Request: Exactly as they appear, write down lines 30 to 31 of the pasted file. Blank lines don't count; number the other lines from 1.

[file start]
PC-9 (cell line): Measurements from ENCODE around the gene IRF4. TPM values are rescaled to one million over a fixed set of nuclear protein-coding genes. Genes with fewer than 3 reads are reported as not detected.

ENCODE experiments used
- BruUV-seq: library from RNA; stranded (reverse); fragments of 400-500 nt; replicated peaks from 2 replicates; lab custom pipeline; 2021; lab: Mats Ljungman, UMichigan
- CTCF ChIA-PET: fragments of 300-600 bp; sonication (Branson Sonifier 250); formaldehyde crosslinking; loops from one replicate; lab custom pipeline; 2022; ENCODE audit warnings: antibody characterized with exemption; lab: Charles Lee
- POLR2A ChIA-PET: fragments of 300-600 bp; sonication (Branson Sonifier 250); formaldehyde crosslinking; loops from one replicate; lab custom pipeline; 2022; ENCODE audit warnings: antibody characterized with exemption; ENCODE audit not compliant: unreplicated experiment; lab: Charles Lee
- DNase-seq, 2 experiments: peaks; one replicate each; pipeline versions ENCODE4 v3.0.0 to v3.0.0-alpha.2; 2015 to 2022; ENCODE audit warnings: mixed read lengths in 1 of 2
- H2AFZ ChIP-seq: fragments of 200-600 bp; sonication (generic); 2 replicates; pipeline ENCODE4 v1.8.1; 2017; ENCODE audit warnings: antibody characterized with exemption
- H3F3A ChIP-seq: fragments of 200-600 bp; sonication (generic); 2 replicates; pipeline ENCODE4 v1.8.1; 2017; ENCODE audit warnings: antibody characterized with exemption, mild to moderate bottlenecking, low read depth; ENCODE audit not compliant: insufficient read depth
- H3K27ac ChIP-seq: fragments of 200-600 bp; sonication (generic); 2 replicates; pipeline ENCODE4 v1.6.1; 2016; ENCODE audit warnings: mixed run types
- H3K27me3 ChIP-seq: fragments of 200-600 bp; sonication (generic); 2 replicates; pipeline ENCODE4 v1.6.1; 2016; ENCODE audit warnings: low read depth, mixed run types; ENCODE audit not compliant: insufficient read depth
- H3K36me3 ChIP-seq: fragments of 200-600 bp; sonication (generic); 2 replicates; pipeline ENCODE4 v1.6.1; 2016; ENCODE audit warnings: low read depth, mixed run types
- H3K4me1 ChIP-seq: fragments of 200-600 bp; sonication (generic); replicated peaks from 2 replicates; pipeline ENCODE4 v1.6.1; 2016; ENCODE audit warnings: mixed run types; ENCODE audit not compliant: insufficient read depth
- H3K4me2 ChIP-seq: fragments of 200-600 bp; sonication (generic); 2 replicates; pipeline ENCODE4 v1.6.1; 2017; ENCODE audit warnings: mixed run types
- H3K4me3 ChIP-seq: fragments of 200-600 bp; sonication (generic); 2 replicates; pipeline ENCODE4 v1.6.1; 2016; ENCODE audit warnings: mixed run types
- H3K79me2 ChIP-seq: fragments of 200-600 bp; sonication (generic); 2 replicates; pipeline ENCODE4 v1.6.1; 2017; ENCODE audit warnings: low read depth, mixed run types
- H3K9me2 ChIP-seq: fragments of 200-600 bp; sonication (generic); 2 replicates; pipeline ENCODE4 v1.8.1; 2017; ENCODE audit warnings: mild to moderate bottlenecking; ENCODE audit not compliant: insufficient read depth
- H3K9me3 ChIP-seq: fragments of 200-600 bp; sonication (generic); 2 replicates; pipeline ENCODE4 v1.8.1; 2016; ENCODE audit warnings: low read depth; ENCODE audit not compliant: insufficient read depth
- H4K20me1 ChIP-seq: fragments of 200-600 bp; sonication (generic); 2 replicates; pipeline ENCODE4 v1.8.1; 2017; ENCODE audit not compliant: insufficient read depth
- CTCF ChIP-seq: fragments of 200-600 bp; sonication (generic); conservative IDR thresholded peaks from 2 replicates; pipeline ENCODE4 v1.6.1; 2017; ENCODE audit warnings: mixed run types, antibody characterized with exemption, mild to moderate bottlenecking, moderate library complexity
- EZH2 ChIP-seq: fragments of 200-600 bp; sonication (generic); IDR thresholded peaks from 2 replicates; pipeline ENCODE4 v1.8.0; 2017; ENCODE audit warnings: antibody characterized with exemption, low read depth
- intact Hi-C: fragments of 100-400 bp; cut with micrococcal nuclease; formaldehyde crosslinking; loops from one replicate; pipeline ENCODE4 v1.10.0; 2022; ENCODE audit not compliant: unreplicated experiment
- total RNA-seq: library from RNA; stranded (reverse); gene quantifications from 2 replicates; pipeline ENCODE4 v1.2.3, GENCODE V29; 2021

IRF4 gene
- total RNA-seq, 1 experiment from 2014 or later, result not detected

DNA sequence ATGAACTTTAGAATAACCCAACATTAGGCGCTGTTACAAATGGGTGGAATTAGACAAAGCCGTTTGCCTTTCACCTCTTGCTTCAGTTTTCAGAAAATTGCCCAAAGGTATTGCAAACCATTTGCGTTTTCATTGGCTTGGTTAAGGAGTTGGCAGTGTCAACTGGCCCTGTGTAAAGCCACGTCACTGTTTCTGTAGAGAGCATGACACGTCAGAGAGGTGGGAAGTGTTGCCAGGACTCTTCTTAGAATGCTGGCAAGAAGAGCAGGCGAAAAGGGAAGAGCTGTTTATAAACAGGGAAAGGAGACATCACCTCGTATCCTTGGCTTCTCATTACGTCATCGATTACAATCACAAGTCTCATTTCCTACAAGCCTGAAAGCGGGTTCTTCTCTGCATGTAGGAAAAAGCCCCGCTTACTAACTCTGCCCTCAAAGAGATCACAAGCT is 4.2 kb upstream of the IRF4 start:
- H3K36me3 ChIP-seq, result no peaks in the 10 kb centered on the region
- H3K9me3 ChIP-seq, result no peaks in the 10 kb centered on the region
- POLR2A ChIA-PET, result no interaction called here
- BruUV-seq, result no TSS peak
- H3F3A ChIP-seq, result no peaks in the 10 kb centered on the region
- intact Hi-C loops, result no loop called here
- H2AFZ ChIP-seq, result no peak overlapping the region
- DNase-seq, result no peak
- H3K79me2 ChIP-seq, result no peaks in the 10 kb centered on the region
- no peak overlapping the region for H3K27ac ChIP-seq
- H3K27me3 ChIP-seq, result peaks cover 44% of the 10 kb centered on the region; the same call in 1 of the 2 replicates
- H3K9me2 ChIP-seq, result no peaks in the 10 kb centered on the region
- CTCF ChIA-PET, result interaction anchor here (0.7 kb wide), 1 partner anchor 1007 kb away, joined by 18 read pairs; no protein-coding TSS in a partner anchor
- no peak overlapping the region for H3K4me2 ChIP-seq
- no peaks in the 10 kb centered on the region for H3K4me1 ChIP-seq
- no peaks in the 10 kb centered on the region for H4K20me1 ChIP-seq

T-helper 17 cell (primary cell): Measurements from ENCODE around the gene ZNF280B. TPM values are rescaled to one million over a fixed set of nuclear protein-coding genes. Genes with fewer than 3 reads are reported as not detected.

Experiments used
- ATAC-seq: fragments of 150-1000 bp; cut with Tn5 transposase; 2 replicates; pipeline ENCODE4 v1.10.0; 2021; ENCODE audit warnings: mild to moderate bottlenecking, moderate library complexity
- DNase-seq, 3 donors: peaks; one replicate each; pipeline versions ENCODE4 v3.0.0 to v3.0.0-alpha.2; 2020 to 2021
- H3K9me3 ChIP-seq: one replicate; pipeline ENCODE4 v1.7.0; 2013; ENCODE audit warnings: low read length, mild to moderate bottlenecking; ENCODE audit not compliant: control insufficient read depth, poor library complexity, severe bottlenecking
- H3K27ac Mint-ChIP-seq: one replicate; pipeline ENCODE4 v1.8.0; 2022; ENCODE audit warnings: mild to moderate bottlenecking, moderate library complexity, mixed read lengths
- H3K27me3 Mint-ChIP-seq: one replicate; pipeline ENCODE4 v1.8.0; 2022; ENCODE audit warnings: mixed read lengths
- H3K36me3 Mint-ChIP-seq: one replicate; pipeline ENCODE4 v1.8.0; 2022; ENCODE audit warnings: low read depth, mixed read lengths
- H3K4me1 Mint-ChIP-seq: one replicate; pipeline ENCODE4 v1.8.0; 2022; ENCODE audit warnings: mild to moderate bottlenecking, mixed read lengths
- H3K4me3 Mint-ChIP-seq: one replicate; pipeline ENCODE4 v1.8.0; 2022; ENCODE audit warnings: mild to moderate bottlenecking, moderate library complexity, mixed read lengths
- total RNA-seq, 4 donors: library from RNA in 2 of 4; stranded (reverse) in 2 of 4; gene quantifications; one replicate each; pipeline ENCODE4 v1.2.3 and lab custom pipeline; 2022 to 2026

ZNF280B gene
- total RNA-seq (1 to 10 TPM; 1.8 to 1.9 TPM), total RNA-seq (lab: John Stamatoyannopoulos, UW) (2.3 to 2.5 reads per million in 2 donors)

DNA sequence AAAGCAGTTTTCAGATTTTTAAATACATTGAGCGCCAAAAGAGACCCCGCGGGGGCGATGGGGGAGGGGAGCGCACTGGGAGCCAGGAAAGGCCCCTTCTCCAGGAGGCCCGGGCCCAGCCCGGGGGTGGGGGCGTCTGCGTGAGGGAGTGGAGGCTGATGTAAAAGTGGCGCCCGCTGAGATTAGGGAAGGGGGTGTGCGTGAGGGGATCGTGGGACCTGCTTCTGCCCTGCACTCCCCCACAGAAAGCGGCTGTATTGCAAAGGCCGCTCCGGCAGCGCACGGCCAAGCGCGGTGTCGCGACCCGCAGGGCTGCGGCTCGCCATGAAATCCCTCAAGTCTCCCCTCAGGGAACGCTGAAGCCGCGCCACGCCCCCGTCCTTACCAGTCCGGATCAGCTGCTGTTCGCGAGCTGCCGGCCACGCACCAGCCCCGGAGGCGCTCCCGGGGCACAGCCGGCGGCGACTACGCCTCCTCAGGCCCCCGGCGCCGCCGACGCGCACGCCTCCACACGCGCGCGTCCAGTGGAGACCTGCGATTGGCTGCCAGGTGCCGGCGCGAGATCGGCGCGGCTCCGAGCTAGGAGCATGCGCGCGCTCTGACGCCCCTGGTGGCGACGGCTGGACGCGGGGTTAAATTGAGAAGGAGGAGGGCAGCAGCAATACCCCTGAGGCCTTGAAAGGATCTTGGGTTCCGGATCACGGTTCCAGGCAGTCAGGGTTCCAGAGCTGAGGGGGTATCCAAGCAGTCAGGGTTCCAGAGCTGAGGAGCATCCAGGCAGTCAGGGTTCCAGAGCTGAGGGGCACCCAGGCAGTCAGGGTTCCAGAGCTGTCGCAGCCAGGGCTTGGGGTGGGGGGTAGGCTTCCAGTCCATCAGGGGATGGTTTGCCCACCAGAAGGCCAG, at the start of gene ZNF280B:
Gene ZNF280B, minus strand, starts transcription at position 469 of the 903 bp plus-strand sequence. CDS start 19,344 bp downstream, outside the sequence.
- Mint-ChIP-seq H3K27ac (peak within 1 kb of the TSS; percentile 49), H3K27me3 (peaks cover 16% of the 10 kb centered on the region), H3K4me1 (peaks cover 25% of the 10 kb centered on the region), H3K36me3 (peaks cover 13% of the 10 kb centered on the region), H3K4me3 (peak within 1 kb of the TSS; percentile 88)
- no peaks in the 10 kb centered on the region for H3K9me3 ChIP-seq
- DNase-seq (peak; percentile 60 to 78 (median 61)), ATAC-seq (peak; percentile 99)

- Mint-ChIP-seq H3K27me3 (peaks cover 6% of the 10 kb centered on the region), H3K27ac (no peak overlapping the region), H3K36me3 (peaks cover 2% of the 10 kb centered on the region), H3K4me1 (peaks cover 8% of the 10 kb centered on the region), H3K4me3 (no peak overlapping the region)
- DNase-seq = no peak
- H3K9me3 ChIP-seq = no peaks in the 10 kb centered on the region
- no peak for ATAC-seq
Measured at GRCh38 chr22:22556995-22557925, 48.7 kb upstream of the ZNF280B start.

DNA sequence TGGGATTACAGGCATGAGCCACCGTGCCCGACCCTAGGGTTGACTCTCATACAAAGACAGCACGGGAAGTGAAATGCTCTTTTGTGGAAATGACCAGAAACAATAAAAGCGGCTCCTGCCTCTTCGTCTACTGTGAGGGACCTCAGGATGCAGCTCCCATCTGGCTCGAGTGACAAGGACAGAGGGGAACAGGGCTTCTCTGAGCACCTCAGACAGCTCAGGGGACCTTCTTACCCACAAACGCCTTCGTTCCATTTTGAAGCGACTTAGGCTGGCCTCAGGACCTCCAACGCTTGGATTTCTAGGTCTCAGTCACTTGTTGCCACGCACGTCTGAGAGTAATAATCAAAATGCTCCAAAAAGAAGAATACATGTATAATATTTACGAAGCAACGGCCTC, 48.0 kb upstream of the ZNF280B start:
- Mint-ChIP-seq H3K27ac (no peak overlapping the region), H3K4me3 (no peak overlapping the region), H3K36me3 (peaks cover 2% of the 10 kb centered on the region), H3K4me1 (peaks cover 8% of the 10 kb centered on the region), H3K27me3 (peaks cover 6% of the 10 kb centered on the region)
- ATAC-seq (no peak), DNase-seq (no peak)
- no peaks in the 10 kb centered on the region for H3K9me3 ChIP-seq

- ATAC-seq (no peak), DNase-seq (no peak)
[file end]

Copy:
- H3F3A ChIP-seq, result no peaks in the 10 kb centered on the region
- intact Hi-C loops, result no loop called here